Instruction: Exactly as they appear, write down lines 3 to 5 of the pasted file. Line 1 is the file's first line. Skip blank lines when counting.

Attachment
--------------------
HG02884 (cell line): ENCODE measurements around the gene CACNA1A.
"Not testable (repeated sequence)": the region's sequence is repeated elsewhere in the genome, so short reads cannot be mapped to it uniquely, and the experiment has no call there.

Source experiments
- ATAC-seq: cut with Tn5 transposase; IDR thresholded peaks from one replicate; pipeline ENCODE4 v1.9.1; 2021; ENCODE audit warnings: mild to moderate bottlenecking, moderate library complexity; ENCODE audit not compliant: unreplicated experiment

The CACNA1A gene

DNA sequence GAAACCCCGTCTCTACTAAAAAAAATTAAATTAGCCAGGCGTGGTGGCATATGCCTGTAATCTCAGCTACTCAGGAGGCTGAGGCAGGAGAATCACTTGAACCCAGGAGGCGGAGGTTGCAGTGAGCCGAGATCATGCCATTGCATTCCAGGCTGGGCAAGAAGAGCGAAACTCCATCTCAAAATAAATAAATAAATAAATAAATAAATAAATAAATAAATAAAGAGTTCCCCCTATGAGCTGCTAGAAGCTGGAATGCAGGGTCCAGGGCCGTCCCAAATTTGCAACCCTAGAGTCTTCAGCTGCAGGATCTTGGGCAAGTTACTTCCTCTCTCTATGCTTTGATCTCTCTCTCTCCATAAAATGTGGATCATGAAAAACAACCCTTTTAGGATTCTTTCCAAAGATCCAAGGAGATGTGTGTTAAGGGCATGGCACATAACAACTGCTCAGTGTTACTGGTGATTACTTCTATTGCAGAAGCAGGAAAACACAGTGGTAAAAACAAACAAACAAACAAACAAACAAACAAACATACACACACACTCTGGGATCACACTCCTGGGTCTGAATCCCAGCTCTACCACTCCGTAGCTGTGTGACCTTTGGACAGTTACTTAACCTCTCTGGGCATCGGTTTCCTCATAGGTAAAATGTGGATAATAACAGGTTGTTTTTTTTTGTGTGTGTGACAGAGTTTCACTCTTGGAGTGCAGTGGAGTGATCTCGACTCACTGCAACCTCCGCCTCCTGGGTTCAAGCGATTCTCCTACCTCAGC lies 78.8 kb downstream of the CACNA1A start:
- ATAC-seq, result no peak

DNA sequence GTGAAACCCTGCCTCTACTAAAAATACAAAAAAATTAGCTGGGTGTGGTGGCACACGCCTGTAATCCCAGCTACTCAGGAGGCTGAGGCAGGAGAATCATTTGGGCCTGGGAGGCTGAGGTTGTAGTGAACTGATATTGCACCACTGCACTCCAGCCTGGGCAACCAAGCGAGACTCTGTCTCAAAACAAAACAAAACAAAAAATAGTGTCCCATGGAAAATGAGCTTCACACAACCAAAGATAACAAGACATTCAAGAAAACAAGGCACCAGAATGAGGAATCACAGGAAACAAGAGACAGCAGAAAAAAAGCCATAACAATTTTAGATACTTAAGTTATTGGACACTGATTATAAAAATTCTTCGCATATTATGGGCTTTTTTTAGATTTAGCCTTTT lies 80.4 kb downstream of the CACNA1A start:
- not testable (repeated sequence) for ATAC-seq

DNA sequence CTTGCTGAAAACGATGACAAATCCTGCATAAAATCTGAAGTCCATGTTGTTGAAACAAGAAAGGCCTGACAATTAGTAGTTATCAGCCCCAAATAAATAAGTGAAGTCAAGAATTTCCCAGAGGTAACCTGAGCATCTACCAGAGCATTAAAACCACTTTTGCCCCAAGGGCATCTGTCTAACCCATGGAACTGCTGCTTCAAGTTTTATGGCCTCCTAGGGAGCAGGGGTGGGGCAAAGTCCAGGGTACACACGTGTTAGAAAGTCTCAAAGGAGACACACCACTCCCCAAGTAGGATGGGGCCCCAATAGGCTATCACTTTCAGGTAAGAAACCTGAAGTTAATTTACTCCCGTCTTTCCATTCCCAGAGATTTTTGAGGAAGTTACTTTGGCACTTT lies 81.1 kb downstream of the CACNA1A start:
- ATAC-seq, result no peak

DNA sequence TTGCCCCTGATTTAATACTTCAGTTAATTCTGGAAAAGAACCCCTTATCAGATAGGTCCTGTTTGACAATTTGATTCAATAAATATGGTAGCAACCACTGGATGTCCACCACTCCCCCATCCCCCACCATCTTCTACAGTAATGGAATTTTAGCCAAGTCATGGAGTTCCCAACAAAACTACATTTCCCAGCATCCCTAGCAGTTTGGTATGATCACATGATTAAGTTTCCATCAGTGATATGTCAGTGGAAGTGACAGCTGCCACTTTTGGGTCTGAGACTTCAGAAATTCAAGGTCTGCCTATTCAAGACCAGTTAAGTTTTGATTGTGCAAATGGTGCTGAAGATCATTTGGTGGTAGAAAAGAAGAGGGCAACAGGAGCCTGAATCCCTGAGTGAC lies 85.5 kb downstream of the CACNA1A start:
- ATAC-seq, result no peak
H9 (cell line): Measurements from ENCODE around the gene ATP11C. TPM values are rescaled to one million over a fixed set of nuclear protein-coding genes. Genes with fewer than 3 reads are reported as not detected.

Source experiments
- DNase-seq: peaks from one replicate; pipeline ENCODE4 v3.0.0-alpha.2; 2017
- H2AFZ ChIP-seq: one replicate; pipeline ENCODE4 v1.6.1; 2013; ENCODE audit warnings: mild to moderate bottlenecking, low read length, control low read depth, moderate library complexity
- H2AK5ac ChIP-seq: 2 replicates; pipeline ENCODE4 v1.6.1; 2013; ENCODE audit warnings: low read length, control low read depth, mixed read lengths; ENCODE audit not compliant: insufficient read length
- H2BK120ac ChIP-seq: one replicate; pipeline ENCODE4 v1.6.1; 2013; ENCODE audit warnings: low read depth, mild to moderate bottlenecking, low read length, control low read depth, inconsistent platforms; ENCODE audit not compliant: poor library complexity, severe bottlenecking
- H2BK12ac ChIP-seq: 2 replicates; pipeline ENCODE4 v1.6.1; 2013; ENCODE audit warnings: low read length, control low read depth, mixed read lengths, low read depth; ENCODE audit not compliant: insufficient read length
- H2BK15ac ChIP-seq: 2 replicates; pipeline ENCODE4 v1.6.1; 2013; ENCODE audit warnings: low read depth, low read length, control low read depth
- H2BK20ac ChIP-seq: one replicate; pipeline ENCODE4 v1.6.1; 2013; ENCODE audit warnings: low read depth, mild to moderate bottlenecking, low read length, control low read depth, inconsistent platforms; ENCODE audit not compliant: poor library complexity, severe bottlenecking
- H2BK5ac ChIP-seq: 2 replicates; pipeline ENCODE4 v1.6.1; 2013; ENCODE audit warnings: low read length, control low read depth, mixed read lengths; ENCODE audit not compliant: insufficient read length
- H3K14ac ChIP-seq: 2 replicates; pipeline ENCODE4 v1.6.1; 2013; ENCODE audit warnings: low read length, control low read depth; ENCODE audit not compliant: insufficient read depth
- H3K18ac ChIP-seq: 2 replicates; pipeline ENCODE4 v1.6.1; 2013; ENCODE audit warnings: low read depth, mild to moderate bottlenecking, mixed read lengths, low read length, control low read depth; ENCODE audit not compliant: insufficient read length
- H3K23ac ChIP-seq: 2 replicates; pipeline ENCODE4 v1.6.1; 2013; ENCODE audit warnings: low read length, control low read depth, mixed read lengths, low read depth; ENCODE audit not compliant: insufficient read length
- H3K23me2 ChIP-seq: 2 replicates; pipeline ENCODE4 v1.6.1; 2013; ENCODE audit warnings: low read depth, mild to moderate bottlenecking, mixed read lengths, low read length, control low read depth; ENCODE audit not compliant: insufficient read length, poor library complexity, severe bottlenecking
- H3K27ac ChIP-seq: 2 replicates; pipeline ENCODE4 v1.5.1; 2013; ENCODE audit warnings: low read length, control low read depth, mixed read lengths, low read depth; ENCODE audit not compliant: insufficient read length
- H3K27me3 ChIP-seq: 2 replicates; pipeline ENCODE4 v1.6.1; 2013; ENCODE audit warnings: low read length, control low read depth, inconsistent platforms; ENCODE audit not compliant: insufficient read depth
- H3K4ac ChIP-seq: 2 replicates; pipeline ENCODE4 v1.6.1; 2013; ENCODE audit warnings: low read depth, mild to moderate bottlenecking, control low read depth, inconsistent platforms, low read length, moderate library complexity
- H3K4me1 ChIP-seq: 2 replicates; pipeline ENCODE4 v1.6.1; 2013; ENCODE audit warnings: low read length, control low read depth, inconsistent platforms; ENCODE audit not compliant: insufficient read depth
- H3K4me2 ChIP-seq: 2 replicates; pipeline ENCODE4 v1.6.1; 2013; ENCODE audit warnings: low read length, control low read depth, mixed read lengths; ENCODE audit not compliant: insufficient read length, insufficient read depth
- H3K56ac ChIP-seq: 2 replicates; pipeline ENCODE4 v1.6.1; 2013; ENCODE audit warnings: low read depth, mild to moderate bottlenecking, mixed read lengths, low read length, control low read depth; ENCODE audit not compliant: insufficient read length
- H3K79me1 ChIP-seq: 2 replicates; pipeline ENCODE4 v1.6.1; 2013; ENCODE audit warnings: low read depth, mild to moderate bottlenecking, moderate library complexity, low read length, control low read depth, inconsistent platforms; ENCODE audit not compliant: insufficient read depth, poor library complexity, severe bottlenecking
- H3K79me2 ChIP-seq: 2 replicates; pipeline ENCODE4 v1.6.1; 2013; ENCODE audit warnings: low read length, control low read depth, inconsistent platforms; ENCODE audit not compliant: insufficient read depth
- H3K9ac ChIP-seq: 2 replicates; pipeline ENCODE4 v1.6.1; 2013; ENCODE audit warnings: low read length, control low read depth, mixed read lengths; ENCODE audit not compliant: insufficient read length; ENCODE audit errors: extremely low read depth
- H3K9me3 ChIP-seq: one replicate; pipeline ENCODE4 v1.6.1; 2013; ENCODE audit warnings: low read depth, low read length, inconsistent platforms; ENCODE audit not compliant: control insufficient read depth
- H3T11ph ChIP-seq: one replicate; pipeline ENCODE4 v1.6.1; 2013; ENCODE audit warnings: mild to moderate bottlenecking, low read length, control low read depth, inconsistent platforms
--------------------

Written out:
Source experiments
- ATAC-seq: cut with Tn5 transposase; IDR thresholded peaks from one replicate; pipeline ENCODE4 v1.9.1; 2021; ENCODE audit warnings: mild to moderate bottlenecking, moderate library complexity; ENCODE audit not compliant: unreplicated experiment

The CACNA1A gene